2. Pour Bath Water Directly into the Toilet Bowl
This method doesn’t require a toilet flushing system. You can rely on it when you don’t intend to use bath water to flush your toilet permanently or when you want to use fresh water partly and bath water partly.
However, it’s as simple and efficient as flushing using the toilet system.
Like the previous method, you’ll have to install a system for collecting your bath water.
You can also get a storage tank, but instead of connecting it to the toilet tank, make a tap at the bottom to easily fetch water into the container you’ll use to flush the toilet.
The picture above shows me flushing the toilet manually. Grab any bucket-type of thing you have around the house and fill it with water, and pour directly in.
This is what we have to do during hurricanes as well if the water is out (we fill the bathrubs full with water before the storm comes).
To flush the toilet, proceed as follows:
- Transfer one to two gallons (four to eight liters) of water into a bucket. If you’ve stored your bath water in an open container or a large bucket, you can use a jug to fill the bucket.
- Remove the toilet lid to get a larger opening for pouring water.
- After using the toilet, pour the water slowly, increase the speed gradually, and dump all the water into the toilet bowl.
- If waste remains, add more bath water to the bucket and repeat the process until the waste drains away.
Doing this fills the siphon tube, which automatically sucks the waste out of the toilet bowl into the sewer line.
Once the bowl is empty, air flows into the siphon tube, producing a gurgling sound, and the siphoning stops.
Note: If you store your bath water for more than two days, you’ll have to treat it using chlorine or iodine to kill microbes and remove foul odor.
You’ll also have to install a filter to remove hair and other debris in bath water that can damage your toilet flushing system.
3. Pour Bath Water Into the Toilet Tank
Instead of connecting bath water to the toilet flushing system like in the first method, you can pour water manually into the toilet tank and flush as you would normally.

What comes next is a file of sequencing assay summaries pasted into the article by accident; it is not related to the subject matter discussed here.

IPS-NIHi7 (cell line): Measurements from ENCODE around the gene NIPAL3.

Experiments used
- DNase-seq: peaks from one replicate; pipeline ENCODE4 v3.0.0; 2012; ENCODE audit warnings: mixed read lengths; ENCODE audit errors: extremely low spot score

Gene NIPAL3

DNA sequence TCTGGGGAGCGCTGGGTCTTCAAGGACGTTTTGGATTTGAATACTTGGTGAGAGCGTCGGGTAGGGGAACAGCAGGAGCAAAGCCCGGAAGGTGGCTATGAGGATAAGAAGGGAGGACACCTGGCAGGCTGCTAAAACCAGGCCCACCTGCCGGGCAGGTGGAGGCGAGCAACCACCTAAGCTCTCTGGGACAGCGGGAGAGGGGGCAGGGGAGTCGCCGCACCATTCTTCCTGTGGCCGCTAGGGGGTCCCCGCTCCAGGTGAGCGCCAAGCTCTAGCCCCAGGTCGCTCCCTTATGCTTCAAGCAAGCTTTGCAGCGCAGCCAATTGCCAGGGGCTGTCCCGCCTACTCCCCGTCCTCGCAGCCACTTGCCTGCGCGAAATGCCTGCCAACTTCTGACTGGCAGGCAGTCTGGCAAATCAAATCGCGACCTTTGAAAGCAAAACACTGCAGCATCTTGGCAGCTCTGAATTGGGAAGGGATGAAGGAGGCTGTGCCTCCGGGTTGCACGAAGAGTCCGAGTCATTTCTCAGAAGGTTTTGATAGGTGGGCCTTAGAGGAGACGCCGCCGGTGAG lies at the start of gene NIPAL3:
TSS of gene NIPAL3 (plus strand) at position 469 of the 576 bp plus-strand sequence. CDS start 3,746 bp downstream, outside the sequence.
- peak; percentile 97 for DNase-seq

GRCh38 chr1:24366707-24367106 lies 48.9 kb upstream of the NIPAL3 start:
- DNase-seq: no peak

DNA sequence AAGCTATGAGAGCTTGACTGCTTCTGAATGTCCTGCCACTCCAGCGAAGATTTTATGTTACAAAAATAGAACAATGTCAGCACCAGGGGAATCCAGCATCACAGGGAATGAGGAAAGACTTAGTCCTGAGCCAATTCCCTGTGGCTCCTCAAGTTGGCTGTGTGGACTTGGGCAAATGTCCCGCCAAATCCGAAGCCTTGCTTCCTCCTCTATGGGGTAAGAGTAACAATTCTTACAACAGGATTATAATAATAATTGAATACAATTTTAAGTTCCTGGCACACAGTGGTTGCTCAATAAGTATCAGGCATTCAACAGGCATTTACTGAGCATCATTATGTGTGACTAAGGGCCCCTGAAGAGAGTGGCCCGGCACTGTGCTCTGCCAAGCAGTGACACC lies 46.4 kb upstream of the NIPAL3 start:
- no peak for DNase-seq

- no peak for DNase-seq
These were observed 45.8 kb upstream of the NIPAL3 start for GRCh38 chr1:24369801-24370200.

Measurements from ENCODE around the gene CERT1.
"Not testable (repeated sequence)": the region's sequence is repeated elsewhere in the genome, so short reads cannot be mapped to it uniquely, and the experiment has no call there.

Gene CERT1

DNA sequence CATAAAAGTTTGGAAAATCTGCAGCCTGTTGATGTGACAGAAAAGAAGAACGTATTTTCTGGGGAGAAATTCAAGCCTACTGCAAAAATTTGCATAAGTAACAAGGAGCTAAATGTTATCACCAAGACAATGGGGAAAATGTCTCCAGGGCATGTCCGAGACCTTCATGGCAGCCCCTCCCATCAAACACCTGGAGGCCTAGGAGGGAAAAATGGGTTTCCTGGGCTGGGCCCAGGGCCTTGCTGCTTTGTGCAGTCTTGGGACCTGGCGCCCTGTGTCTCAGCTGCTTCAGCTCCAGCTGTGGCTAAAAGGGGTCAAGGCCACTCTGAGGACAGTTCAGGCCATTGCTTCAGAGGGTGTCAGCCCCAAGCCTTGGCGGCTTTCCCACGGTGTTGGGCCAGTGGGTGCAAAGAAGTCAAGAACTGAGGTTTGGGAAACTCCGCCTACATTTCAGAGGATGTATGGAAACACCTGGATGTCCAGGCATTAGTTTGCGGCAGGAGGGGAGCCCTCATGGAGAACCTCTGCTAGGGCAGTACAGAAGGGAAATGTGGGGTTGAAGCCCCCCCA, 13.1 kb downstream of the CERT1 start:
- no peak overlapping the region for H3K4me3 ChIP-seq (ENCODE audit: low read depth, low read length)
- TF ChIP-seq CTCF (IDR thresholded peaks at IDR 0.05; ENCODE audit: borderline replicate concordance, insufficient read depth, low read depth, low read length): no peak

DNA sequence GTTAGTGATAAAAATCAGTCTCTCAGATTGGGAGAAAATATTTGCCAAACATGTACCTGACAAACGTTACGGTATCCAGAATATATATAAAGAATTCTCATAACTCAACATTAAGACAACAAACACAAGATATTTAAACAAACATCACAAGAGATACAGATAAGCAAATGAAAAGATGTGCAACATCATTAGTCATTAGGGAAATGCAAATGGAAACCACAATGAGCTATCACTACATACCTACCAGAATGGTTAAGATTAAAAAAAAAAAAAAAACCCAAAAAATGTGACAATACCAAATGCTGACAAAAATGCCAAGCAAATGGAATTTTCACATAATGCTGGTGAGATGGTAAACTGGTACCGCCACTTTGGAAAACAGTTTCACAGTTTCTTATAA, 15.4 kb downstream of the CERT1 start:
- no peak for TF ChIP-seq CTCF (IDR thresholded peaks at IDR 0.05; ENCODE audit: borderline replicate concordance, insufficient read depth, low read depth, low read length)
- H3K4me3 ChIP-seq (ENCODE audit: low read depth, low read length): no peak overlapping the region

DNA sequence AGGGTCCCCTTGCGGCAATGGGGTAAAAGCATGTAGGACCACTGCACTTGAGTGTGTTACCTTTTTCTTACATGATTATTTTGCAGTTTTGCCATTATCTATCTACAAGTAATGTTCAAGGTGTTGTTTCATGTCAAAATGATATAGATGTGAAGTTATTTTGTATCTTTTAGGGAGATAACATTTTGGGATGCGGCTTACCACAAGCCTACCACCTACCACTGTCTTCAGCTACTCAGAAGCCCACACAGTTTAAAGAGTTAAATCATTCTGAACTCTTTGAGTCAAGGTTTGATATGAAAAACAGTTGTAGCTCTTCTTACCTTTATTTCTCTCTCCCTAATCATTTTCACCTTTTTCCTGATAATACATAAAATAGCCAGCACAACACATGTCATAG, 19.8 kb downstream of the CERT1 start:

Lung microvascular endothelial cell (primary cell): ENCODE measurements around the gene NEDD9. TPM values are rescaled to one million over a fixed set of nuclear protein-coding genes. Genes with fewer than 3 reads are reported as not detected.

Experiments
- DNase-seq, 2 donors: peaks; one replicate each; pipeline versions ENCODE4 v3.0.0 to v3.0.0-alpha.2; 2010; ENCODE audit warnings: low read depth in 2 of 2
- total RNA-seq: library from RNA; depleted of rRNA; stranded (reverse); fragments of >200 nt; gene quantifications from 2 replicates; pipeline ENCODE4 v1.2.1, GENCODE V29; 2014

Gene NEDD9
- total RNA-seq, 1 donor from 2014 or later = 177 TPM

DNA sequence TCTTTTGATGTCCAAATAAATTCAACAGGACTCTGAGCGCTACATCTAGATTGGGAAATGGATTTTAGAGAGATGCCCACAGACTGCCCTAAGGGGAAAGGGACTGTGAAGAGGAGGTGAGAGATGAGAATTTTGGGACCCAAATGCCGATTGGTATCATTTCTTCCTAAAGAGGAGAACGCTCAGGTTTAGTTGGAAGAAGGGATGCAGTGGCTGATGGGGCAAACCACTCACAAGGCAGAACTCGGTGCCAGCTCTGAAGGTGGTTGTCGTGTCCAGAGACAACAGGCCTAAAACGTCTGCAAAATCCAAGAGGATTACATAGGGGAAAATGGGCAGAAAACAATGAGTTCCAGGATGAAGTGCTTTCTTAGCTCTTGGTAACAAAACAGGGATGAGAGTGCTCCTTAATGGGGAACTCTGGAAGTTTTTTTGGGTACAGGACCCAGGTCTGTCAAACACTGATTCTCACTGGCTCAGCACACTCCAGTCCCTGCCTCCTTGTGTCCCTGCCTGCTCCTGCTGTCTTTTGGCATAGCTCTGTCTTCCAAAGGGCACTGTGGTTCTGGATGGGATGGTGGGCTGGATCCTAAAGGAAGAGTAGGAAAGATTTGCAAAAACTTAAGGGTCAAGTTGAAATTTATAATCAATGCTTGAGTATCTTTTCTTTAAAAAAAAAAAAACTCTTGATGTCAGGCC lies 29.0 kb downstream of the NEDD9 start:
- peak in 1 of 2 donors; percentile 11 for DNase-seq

But this method only works if you use a gravity-fed flushing system.
If your toilet has an electric pumping system, using this method can cause your toilet to overflow or malfunction.
However, you can look for a professional plumber to help set up your toilet to work through this method.
Below are the steps to follow when flushing the toilet using this method:
- Collect filtered bath water in the bathtub and transfer it to a storage reservoir, a tank, or a bucket.
- Open the toilet tank lid.
- Cut off the freshwater supply in the toilet tank by turning off the freshwater valve.
- If the toilet tank has fresh water, flush it to leave the tank empty. Because you’ve disconnected the fresh water supply, the toilet tank won’t automatically refill.
- Transfer bath water from the storage into the toilet tank using a jug or a bucket up to the watermark. The average volume needed is six liters (1.6 gallons), but it may vary slightly depending on your toilet model.
- After using the toilet, flush it as you usually do. This should carry the waste away.
- Close the toilet lid and repeat the process the next time you use the toilet. Don’t let bath water remain in the toilet tank because it contains chemicals that may affect the normal functioning of the toilet or damage the plumbing system.
4. Use a Pump System
Instead of using gravity like the standard toilet flushing system, this method uses pressure from a pump to push the waste from the toilet bowl into the sewer.
It works regardless of where you place the storage tank, which means you can collect bath water directly into a storage tank after filtering without first channeling it into a bathtub.
You’ll also have to connect the storage tank to the pumping system around the toilet area. Simply press the pump lever to flush the toilet.
Doing this pressurizes the bath water in the storage tank and forces it into the toilet bowl, flushing the waste into the sewer system. If the waste fails to flush, repeat the process.
Note: When using bath water to flush your toilet, cleaning the tank is equally important as cleaning the bowl. Bath water can cause rust and discoloration to the interior parts of the tank.
To effectively wash the toilet tank, you should soak it with vinegar overnight, scrub it, and rinse it with fresh water at least twice a month.
More than 20 percent of domestic water usage goes to the bathroom. Recycling bath water in the toilet can help minimize fresh water wastage, especially if you live in an area that regularly experiences water shortages.
Fortunately, flushing the toilet using bath water is an easy process that works efficiently with a bit of improvisation.
The Spruce: How a Standard Gravity-Flush Toilet Works | Portland: Saving water in your home | Attainable Home: Greywater Filtration and Treatment: 6 Details To Know | Sensorex: Wastewater Chlorination: Everything You Need To Know
1. Use the Gravity Flush Method